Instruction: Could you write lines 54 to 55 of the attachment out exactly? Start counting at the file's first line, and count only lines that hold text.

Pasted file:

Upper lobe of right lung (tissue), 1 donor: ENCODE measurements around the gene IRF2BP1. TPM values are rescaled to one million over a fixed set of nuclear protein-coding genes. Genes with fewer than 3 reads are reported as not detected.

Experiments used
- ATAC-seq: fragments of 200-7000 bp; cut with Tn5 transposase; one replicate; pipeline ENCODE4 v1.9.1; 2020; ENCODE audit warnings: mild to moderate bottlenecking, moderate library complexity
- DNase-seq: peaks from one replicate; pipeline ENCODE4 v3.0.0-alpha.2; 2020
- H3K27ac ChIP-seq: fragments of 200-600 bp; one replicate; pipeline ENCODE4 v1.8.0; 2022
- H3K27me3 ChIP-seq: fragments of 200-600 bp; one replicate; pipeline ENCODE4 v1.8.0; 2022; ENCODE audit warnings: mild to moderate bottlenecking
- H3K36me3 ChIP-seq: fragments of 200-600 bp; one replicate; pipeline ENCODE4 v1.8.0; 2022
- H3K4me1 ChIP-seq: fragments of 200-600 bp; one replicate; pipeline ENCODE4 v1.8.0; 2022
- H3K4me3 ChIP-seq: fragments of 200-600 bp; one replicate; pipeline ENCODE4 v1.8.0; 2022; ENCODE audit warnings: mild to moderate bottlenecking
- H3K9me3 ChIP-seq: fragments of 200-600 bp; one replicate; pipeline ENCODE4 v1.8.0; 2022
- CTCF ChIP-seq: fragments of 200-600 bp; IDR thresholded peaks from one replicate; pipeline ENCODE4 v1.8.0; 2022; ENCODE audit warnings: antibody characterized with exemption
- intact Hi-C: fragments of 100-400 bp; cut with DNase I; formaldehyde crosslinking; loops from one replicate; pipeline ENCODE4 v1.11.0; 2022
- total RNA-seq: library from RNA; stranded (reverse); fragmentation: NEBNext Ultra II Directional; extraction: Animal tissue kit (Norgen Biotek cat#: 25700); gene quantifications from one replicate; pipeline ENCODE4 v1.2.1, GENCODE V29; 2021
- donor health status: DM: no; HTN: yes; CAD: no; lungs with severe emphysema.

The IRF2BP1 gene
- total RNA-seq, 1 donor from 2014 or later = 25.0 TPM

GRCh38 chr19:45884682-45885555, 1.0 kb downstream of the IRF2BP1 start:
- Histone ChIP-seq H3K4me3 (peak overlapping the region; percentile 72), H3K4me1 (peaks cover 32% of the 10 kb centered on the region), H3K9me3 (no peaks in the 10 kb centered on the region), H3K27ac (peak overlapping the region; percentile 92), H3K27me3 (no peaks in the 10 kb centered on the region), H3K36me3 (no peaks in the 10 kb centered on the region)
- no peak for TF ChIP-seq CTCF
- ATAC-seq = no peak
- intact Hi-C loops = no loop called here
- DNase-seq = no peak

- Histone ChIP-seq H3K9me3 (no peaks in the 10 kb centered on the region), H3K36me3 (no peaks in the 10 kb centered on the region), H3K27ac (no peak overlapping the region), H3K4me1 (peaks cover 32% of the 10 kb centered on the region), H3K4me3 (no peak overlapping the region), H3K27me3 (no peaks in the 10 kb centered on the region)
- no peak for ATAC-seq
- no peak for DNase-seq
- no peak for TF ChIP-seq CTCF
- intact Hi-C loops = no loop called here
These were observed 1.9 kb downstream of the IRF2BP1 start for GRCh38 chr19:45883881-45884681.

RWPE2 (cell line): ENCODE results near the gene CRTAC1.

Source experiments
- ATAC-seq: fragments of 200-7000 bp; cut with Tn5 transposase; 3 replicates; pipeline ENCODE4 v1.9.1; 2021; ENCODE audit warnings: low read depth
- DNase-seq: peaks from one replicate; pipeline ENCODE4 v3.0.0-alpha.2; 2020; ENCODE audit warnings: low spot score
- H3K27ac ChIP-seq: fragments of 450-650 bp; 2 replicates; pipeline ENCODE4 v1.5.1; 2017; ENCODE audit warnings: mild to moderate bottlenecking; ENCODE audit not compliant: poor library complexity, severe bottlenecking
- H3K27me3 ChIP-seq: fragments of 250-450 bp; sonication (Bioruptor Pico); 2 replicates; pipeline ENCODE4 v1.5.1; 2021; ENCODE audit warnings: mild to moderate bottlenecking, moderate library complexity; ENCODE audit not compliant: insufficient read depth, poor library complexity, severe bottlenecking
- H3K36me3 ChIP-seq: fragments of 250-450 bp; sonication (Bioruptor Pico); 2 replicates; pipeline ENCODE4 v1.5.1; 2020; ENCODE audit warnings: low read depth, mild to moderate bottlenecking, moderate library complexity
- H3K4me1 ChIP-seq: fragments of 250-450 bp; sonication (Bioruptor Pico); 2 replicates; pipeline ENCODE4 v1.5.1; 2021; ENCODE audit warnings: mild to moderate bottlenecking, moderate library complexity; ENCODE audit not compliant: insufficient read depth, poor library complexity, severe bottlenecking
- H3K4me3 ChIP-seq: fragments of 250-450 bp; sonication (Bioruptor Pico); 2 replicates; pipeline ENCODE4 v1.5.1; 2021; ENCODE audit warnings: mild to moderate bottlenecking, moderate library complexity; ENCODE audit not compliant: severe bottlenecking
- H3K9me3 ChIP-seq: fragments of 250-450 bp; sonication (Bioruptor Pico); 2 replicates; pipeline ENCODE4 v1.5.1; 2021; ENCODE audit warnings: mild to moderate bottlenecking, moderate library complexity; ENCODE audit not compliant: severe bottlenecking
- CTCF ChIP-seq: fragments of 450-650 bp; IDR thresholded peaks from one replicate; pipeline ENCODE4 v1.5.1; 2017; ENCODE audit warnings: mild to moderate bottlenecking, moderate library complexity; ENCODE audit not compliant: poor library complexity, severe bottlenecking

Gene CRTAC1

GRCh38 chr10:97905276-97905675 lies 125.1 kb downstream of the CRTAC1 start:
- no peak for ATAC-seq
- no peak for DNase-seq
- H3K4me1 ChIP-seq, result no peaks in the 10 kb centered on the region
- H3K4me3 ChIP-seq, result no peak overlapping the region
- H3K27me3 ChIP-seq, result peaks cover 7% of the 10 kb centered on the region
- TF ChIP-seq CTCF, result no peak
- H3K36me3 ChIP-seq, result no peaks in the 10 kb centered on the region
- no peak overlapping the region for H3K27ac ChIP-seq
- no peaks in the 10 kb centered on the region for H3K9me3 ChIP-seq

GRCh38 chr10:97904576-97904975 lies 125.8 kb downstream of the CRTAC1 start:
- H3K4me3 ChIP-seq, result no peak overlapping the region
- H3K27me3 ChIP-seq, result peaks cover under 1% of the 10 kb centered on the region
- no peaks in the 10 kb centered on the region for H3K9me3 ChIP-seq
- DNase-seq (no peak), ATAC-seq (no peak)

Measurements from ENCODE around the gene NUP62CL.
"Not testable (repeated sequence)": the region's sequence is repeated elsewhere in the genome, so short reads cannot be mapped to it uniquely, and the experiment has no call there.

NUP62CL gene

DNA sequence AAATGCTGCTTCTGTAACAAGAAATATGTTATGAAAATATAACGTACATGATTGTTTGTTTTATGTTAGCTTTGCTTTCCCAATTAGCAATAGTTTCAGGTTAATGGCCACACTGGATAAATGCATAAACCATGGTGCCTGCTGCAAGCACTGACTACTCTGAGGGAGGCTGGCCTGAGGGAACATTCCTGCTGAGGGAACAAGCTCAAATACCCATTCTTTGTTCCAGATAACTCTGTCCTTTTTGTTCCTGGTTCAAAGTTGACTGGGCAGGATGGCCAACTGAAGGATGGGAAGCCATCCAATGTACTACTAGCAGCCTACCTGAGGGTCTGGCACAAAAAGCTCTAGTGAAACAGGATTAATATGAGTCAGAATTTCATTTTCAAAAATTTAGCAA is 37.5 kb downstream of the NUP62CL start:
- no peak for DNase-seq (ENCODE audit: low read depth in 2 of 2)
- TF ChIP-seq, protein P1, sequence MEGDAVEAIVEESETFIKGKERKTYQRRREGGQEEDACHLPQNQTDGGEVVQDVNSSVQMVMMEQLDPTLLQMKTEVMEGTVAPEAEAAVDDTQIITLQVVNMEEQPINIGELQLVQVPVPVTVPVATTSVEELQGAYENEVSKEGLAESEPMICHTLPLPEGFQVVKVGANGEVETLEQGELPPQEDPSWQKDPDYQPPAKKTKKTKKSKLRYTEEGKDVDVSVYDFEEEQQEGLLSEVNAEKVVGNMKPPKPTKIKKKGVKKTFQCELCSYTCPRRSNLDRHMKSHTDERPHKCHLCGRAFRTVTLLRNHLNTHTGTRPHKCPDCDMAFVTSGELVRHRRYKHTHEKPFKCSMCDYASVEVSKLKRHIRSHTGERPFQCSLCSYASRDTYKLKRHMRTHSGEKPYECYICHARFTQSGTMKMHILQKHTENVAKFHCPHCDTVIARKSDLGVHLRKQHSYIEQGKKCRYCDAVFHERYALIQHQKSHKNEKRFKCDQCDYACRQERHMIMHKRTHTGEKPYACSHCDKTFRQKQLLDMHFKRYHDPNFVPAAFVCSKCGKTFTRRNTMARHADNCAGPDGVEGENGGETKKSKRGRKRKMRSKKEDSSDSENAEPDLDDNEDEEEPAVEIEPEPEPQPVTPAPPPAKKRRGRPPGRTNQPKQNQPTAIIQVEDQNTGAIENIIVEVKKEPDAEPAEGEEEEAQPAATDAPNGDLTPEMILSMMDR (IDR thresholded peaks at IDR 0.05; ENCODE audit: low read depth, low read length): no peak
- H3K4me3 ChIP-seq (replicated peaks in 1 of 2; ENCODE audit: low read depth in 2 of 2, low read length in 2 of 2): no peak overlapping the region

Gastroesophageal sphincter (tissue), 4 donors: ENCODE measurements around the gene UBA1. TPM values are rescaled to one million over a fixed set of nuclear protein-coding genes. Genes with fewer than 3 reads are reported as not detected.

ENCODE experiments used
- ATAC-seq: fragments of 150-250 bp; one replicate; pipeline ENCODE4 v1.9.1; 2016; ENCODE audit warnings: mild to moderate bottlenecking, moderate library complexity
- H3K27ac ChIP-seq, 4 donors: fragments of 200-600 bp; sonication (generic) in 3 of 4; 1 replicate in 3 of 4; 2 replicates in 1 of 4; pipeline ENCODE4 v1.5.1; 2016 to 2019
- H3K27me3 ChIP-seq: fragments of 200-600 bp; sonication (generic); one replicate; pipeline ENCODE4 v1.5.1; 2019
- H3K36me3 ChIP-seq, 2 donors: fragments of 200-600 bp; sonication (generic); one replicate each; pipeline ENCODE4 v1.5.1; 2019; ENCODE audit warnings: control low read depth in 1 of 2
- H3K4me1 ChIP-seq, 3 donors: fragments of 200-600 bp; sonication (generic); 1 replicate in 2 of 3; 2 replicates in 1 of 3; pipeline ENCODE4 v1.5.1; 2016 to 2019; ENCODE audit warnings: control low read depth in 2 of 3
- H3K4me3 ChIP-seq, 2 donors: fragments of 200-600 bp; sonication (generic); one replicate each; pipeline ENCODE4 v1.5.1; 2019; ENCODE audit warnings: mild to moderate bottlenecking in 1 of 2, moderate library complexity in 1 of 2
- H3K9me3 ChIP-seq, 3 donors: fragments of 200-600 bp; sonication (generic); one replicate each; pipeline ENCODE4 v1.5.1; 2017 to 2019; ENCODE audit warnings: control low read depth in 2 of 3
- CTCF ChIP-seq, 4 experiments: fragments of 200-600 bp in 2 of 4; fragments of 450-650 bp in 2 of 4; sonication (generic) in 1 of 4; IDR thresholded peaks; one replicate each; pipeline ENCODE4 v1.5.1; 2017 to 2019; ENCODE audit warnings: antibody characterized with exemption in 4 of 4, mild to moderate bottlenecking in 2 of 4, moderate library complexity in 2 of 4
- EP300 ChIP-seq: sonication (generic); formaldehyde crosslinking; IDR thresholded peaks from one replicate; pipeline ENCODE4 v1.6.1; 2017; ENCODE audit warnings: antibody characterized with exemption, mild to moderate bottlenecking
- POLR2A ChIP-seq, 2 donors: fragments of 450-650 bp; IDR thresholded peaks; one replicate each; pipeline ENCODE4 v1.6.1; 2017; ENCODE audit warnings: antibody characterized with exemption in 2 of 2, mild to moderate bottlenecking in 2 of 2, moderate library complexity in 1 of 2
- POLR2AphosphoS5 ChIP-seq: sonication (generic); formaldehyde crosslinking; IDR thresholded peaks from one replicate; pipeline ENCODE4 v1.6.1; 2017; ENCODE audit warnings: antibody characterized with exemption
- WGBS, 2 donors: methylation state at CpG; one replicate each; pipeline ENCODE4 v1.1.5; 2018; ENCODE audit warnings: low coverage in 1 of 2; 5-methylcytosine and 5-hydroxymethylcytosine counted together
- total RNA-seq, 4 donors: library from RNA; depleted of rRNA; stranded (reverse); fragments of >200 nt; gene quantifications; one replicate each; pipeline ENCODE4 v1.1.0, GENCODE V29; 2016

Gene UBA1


- no peaks in the 10 kb centered on the region for H3K9me3 ChIP-seq
- DNase-seq (no peak), ATAC-seq (no peak)